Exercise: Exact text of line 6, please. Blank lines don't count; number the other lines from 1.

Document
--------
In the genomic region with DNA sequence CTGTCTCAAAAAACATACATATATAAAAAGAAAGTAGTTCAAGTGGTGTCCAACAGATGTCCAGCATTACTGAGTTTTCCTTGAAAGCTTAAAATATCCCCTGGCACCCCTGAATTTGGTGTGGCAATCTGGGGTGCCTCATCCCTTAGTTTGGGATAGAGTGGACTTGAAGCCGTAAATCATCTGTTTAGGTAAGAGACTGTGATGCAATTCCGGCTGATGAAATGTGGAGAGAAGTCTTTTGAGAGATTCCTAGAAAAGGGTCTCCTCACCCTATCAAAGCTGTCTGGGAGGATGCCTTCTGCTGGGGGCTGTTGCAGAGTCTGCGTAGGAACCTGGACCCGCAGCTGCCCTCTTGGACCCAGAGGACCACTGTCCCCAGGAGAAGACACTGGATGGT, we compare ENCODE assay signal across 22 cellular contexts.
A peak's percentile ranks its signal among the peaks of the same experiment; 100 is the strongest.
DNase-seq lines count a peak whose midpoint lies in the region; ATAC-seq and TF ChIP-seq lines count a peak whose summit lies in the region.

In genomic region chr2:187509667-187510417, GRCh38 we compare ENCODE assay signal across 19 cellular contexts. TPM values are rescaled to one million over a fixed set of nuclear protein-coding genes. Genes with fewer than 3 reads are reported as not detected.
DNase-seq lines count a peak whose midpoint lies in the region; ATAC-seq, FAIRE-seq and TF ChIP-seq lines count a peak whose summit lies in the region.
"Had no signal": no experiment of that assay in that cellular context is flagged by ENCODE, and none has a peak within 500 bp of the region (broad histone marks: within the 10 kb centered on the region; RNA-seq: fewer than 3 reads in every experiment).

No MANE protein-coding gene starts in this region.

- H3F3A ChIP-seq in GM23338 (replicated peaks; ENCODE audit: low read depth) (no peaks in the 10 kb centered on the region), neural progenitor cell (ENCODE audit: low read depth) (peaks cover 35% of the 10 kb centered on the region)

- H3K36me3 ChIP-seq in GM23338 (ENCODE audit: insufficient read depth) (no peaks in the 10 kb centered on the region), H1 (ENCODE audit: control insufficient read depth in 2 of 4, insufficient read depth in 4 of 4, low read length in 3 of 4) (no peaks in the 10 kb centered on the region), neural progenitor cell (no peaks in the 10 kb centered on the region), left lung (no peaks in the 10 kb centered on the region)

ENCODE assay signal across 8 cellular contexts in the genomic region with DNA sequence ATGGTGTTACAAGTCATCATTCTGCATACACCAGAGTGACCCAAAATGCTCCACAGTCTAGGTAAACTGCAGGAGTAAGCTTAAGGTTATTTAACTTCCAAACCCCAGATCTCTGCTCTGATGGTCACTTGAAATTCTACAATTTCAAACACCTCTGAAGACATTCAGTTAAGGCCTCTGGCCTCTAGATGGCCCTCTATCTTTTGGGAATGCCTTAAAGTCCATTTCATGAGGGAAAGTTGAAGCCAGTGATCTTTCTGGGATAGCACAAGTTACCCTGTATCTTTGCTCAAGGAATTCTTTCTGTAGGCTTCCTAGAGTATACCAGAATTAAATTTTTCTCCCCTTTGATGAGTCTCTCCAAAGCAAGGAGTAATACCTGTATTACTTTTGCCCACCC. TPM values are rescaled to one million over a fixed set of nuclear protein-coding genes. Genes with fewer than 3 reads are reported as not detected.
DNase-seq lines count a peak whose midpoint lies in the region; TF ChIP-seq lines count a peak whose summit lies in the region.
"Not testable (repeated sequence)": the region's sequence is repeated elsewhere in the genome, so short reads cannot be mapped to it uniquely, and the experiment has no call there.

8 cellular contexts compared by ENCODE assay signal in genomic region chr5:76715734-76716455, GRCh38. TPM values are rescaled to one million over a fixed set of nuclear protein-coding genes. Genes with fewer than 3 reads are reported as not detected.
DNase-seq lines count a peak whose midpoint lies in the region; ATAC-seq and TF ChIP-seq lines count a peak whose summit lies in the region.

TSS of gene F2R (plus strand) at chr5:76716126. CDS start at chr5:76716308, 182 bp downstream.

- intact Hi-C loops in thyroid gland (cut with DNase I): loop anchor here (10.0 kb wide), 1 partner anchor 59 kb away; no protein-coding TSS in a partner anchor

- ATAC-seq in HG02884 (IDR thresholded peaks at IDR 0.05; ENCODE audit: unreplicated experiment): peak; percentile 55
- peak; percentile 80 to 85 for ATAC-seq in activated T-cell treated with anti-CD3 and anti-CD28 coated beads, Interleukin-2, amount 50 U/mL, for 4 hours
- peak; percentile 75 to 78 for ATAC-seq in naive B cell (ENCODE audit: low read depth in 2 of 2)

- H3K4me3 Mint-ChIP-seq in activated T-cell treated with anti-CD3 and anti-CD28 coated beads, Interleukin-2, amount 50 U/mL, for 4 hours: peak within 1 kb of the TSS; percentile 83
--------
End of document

"Had no signal": no experiment of that assay in that cellular context is flagged by ENCODE, and none has a peak within 500 bp of the region (broad histone marks: within the 10 kb centered on the region; RNA-seq: fewer than 3 reads in every experiment).